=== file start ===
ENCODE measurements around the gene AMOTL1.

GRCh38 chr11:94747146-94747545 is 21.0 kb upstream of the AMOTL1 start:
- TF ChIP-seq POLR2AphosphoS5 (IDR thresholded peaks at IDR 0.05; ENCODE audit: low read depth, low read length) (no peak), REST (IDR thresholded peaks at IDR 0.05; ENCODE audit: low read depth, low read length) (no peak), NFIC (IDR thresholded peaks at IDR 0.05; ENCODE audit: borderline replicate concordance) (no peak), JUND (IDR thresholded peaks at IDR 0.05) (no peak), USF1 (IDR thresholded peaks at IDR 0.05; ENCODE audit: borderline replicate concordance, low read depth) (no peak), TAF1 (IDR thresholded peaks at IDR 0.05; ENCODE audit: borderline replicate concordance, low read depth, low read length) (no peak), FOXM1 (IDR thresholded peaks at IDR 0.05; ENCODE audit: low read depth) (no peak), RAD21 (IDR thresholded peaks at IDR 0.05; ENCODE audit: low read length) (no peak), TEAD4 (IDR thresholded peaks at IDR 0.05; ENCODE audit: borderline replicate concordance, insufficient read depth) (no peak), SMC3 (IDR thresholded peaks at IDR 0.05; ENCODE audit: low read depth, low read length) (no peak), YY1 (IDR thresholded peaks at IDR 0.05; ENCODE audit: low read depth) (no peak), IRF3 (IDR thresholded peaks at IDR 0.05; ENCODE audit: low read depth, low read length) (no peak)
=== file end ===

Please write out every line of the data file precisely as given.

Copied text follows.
ENCODE measurements around the gene AMOTL1.

GRCh38 chr11:94747146-94747545 is 21.0 kb upstream of the AMOTL1 start:
- TF ChIP-seq POLR2AphosphoS5 (IDR thresholded peaks at IDR 0.05; ENCODE audit: low read depth, low read length) (no peak), REST (IDR thresholded peaks at IDR 0.05; ENCODE audit: low read depth, low read length) (no peak), NFIC (IDR thresholded peaks at IDR 0.05; ENCODE audit: borderline replicate concordance) (no peak), JUND (IDR thresholded peaks at IDR 0.05) (no peak), USF1 (IDR thresholded peaks at IDR 0.05; ENCODE audit: borderline replicate concordance, low read depth) (no peak), TAF1 (IDR thresholded peaks at IDR 0.05; ENCODE audit: borderline replicate concordance, low read depth, low read length) (no peak), FOXM1 (IDR thresholded peaks at IDR 0.05; ENCODE audit: low read depth) (no peak), RAD21 (IDR thresholded peaks at IDR 0.05; ENCODE audit: low read length) (no peak), TEAD4 (IDR thresholded peaks at IDR 0.05; ENCODE audit: borderline replicate concordance, insufficient read depth) (no peak), SMC3 (IDR thresholded peaks at IDR 0.05; ENCODE audit: low read depth, low read length) (no peak), YY1 (IDR thresholded peaks at IDR 0.05; ENCODE audit: low read depth) (no peak), IRF3 (IDR thresholded peaks at IDR 0.05; ENCODE audit: low read depth, low read length) (no peak)